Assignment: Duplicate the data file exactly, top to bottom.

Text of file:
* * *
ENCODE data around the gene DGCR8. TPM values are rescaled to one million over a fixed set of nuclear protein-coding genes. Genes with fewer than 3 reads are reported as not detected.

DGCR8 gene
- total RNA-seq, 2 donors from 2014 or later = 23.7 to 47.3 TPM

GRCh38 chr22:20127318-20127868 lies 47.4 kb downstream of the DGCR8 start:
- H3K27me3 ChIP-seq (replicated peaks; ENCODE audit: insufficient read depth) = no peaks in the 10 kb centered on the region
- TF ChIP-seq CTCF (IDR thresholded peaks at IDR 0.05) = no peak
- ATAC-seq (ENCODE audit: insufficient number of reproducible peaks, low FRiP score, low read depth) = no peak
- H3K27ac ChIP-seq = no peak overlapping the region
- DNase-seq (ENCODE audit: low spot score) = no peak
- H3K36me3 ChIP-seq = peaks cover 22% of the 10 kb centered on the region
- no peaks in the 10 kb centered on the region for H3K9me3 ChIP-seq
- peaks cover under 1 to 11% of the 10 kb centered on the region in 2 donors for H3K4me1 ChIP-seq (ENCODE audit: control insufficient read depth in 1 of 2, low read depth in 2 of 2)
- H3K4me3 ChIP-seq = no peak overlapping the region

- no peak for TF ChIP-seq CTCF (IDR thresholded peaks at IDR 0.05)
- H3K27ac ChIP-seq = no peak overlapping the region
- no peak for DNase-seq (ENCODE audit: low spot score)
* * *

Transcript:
ENCODE data around the gene DGCR8. TPM values are rescaled to one million over a fixed set of nuclear protein-coding genes. Genes with fewer than 3 reads are reported as not detected.

DGCR8 gene
- total RNA-seq, 2 donors from 2014 or later = 23.7 to 47.3 TPM

GRCh38 chr22:20127318-20127868 lies 47.4 kb downstream of the DGCR8 start:
- H3K27me3 ChIP-seq (replicated peaks; ENCODE audit: insufficient read depth) = no peaks in the 10 kb centered on the region
- TF ChIP-seq CTCF (IDR thresholded peaks at IDR 0.05) = no peak
- ATAC-seq (ENCODE audit: insufficient number of reproducible peaks, low FRiP score, low read depth) = no peak
- H3K27ac ChIP-seq = no peak overlapping the region
- DNase-seq (ENCODE audit: low spot score) = no peak
- H3K36me3 ChIP-seq = peaks cover 22% of the 10 kb centered on the region
- no peaks in the 10 kb centered on the region for H3K9me3 ChIP-seq
- peaks cover under 1 to 11% of the 10 kb centered on the region in 2 donors for H3K4me1 ChIP-seq (ENCODE audit: control insufficient read depth in 1 of 2, low read depth in 2 of 2)
- H3K4me3 ChIP-seq = no peak overlapping the region

- no peak for TF ChIP-seq CTCF (IDR thresholded peaks at IDR 0.05)
- H3K27ac ChIP-seq = no peak overlapping the region
- no peak for DNase-seq (ENCODE audit: low spot score)